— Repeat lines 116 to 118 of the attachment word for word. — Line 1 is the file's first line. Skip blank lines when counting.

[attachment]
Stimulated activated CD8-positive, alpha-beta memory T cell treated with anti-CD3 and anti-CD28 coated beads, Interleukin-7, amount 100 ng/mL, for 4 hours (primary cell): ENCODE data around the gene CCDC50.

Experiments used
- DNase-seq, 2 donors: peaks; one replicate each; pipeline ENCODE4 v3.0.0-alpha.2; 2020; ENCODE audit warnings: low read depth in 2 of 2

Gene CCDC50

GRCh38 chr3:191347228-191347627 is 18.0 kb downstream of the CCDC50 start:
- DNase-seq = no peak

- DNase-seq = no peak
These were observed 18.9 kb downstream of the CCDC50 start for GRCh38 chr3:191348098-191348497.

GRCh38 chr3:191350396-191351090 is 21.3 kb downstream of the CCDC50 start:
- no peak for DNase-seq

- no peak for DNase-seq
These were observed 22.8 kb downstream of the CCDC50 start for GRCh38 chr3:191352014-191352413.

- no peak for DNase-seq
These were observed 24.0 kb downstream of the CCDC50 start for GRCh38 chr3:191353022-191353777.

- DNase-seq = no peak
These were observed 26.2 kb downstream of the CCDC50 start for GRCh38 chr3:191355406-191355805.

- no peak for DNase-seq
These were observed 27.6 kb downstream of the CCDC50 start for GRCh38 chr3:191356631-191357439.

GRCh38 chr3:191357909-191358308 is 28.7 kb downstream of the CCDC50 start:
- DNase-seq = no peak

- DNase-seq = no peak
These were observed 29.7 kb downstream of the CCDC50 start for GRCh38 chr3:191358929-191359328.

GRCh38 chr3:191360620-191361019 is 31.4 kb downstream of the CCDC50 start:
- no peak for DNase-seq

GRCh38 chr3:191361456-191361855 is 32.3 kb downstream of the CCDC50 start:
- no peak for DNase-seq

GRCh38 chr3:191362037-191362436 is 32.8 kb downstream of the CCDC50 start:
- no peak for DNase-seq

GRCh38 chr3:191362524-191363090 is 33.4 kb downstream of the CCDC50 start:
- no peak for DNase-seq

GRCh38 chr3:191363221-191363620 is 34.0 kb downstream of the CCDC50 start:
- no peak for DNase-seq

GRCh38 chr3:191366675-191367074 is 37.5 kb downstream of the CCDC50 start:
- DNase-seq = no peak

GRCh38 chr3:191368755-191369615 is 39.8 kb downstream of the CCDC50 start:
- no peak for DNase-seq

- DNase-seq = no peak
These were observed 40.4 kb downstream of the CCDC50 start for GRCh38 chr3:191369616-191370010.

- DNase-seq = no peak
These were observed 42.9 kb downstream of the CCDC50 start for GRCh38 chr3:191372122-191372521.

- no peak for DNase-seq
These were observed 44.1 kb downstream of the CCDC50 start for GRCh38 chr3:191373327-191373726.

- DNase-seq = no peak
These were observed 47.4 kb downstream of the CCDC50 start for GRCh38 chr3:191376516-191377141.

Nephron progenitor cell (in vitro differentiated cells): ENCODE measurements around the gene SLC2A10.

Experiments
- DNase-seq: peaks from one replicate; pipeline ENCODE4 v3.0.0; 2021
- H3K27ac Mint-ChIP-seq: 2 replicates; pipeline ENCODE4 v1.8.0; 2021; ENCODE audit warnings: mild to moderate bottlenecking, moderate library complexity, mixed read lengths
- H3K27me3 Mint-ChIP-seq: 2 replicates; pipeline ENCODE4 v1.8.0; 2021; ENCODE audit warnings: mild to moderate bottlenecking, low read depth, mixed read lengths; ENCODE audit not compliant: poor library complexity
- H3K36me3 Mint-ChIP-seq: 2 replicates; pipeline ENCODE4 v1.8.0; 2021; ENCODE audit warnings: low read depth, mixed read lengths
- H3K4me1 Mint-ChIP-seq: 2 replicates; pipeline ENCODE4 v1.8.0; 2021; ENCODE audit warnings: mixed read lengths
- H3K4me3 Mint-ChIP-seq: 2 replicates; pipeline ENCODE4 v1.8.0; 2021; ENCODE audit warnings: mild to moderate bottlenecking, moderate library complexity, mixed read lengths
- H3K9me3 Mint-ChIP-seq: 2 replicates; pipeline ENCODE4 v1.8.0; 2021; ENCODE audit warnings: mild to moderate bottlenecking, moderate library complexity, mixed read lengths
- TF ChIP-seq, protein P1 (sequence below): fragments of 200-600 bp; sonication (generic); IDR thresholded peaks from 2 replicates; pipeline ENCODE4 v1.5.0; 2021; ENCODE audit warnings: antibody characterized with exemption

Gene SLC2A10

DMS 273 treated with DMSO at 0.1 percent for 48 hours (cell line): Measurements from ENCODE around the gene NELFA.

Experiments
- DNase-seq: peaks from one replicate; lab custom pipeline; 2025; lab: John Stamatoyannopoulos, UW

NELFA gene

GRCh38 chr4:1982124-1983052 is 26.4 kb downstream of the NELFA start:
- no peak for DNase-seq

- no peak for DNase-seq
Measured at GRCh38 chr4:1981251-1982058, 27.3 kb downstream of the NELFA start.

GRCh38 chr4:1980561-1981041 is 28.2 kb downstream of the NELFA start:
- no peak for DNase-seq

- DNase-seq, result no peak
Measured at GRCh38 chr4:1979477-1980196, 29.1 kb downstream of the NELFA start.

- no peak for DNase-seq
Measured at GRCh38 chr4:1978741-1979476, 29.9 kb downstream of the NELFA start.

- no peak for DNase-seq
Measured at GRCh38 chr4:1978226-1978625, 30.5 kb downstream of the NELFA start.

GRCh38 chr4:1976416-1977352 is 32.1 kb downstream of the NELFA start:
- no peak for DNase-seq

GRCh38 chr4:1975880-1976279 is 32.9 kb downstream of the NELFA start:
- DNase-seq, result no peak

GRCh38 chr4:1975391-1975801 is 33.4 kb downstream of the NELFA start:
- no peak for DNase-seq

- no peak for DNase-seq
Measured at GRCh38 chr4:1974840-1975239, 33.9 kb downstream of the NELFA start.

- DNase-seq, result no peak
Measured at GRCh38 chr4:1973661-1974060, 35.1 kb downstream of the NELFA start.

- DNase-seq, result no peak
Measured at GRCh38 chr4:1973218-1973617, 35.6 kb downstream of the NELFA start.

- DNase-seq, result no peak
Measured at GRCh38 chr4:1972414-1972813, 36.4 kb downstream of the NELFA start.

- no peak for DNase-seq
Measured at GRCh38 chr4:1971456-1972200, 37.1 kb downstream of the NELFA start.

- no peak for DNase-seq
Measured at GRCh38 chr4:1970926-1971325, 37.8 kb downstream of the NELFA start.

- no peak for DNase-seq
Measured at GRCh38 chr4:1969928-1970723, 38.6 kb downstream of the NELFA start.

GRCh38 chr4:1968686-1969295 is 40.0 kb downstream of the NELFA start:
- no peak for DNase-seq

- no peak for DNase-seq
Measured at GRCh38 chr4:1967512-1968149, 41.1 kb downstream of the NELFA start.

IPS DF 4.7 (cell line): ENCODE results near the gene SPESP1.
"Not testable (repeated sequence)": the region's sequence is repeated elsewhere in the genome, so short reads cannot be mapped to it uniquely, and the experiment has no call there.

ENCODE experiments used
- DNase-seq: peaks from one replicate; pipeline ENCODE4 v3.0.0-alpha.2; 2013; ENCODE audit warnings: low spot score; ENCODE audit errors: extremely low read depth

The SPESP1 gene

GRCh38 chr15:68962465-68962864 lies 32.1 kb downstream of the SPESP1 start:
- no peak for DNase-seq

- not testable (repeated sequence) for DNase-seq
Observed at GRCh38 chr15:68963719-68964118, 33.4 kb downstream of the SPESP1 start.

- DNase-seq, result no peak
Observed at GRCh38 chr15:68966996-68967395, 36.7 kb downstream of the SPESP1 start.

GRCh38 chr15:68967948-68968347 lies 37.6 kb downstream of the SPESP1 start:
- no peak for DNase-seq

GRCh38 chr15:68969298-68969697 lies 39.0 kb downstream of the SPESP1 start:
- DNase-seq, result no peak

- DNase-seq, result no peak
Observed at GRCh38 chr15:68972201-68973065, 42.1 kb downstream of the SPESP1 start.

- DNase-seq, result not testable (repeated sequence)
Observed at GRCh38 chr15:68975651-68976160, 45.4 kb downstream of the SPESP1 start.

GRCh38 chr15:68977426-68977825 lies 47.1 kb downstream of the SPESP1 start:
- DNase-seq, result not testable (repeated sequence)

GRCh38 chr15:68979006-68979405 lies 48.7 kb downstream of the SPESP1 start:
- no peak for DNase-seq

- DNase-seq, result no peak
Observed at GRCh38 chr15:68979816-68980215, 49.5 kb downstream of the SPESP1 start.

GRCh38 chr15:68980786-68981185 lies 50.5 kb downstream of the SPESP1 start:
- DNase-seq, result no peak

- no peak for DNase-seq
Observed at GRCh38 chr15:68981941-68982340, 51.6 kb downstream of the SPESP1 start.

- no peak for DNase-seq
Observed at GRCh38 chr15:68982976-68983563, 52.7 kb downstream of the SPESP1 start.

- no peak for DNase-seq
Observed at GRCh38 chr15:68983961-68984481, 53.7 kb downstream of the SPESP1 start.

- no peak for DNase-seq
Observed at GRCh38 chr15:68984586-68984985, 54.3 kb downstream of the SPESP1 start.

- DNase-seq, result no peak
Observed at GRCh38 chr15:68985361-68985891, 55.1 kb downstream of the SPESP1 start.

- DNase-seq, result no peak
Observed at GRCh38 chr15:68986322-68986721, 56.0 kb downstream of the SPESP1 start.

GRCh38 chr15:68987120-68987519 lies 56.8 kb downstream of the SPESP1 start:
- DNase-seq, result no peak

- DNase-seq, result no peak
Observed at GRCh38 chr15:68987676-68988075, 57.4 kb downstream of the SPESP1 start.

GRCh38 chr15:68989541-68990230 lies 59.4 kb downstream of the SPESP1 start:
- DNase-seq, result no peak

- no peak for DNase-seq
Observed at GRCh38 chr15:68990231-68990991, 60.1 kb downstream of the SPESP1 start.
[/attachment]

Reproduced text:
- DNase-seq, result not testable (repeated sequence)

GRCh38 chr15:68979006-68979405 lies 48.7 kb downstream of the SPESP1 start:
- no peak for DNase-seq